The following reflection was written by John Robertson, Director of Membership Services at the Florida Network.
This time last year we gathered at Hammock Beach to bring our year to a close. The Florida Network Annual Meeting is many things. It is above all else, a celebration of our commitment to the work that we do. By uplifting specific individuals, programs, agencies and Network partners, we hope to honor everyone who identifies with their achievements. We look back on the year and recognize advancements in our services, like the ever-growing Stop Now And Plan (SNAP) program. We look at the numbers: how many youth we sheltered, how many families got help, how many we diverted from detention facilities or foster care. With each member agency doing their part locally, it adds up to roughly 20,000 kids having a chance at a better life before things get worse.
We also reflect on what we survived. What challenges threatened to interrupt our cause? How did we handle them? To look back on tough times and know we persevered, together, is what gives us courage for the hard times to come.
Our Annual Meeting is also like a revival. It is a time to look squarely at the problems threatening Florida’s children and families, and re-dedicate ourselves to our collective purpose. Last year we opened our event with a deep and frank lesson on the nature of poverty and the hidden rules that differentiate situational from generational poverty. Dr. Payne’s complex assessment of society does not lend itself easily to sound bites, but bite it does. Once she has opened your eyes, you can never view the world the same, or deny the need for new ideas and interventions to help families make permanent positive progress.
We honored the incredible grit and tenacity of Anchorage Children’s Home in Panama City. Their shelter was closed by Hurricane Michael, an unprecedented disaster that destroyed their community and the surrounding area beyond recognition.
The President’s Award was given to Michel Marquez, self-described handyman, who led a crew of survivors through the storm all while improvising solutions as the storm battered the building and tore through the roof. I get goosebumps remembering the standing ovation.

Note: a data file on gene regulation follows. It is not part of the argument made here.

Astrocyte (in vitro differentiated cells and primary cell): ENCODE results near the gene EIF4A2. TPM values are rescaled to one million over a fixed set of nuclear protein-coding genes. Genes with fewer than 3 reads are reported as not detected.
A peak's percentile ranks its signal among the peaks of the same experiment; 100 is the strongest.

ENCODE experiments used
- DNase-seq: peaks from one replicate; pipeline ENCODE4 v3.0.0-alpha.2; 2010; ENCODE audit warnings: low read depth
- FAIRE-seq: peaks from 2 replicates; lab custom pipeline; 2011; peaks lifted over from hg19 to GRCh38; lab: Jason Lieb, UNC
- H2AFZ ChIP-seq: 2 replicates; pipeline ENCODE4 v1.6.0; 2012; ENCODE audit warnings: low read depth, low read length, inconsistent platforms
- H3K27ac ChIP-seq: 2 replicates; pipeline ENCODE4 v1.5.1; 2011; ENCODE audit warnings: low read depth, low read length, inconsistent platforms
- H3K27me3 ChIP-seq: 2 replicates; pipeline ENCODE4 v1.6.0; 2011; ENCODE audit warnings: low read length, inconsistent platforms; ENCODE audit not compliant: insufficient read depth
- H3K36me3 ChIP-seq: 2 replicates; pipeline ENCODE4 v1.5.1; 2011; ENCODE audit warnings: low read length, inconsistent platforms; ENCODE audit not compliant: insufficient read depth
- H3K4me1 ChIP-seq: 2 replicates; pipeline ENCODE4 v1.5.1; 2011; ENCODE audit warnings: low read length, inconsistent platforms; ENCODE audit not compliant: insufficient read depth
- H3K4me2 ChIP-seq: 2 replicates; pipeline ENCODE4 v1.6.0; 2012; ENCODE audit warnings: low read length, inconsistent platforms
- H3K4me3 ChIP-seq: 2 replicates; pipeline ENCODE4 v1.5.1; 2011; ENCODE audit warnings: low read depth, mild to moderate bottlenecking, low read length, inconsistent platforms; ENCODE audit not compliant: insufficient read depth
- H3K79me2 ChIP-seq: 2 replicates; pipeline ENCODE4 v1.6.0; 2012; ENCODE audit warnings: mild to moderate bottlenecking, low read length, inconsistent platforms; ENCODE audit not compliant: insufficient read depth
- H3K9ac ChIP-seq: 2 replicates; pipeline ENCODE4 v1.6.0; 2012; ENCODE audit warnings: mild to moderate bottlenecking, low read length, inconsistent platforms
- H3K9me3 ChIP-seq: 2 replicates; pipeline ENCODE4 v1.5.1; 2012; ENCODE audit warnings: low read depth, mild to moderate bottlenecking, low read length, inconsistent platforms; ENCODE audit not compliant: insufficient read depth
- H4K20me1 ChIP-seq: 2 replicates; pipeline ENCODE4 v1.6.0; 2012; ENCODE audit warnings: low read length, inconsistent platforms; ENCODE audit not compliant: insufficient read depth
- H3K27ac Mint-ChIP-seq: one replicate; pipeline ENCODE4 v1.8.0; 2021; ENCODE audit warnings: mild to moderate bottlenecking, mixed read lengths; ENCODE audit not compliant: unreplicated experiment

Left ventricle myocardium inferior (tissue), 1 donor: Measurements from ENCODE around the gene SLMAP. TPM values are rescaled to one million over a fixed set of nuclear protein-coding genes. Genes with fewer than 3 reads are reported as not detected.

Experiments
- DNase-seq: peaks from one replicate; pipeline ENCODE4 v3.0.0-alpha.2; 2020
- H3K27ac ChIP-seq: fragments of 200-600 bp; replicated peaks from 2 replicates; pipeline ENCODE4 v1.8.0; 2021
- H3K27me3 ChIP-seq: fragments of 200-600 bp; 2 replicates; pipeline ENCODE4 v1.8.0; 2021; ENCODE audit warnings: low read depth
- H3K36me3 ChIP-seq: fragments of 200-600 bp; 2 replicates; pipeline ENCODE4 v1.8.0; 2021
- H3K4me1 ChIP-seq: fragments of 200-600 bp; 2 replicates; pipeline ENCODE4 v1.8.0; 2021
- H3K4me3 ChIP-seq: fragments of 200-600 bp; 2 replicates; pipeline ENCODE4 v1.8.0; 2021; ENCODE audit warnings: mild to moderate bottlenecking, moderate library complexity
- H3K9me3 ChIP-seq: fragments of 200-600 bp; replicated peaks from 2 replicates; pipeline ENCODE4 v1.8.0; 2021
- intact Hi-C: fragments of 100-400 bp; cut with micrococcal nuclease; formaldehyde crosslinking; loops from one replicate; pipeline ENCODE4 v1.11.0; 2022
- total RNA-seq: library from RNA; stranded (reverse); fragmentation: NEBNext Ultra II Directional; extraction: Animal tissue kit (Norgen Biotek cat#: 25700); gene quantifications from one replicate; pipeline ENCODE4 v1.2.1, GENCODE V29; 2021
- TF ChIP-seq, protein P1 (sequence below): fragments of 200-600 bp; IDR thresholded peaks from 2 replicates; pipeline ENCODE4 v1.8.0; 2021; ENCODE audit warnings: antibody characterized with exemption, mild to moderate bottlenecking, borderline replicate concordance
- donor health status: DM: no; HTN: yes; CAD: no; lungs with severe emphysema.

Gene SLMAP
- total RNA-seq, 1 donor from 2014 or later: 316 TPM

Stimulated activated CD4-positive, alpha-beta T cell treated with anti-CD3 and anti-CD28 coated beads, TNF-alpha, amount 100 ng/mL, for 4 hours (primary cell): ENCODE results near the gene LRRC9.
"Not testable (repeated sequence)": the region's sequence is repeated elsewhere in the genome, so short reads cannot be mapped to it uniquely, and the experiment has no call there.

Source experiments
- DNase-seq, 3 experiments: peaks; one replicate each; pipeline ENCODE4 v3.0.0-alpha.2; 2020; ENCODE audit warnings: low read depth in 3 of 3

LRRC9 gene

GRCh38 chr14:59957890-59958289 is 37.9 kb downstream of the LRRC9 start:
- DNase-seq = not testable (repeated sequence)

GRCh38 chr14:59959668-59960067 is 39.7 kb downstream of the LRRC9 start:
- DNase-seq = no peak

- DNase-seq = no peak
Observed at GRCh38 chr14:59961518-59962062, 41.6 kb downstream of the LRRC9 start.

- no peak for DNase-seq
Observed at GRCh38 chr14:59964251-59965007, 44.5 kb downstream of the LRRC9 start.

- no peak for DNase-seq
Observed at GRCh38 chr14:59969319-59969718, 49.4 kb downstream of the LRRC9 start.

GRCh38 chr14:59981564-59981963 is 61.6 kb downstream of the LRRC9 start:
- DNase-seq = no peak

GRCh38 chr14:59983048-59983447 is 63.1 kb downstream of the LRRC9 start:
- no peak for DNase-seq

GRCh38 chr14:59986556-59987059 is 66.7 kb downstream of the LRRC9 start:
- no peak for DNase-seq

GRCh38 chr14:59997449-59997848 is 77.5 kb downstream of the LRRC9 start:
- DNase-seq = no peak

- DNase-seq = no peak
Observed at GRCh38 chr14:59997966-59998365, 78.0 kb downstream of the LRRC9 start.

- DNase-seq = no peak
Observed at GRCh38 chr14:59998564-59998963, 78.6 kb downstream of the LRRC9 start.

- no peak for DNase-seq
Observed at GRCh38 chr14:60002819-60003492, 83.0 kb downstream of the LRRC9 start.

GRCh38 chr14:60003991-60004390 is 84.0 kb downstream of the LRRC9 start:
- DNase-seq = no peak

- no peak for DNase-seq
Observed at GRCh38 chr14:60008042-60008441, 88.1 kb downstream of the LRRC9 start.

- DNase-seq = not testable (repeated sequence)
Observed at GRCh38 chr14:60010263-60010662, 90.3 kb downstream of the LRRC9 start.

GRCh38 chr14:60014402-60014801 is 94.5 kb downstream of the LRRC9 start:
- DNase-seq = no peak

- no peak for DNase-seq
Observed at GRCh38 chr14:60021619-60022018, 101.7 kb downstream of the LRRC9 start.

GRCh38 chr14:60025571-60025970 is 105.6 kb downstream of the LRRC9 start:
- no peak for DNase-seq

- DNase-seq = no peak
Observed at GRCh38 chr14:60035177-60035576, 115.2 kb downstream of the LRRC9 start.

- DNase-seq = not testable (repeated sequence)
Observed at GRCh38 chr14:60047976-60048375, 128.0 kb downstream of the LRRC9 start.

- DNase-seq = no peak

We honored the broad-shouldered Youth and Family Alternatives as Agency of the Year, for serving so many kids and families that we were able to absorb the impact of low numbers from the hurricane.
We closed out the meeting on the last day by taking a hard look at the reality of violence on our school campuses. Chief Tim Enos, of the Sarasota Schools Police Department, conducted an assessment of the vulnerabilities exploited during the tragedy at Marjorie Stoneman Douglas High School and what we can learn from them to protect our own children and schools from this hideous phenomenon.
So in these events you can see how even as we come together to celebrate, we do not have the option to drop our guard, or fail to prepare for the next unexpected calamity.
Now all of that brings us to this week, as we must celebrate together, apart. None of us could have anticipated such a strange close to our year. While there is much reason to be discouraged or to lose hope for better days, we do not have that luxury.
Join us for our 2019-20 Virtual Annual Meeting and be inspired! Together we have achieved so much and this year gave us much to celebrate. If anything, our conviction to serve our neighbors and communities is stronger, and our bonds are tighter. We don’t know what this new year will bring, or what will be asked of us, but we know we will face every challenge to the safety and well-being of Florida’s families as we always have: ready and eager to serve. If there is one thing we do know, it is that the Network works, and that is because of you.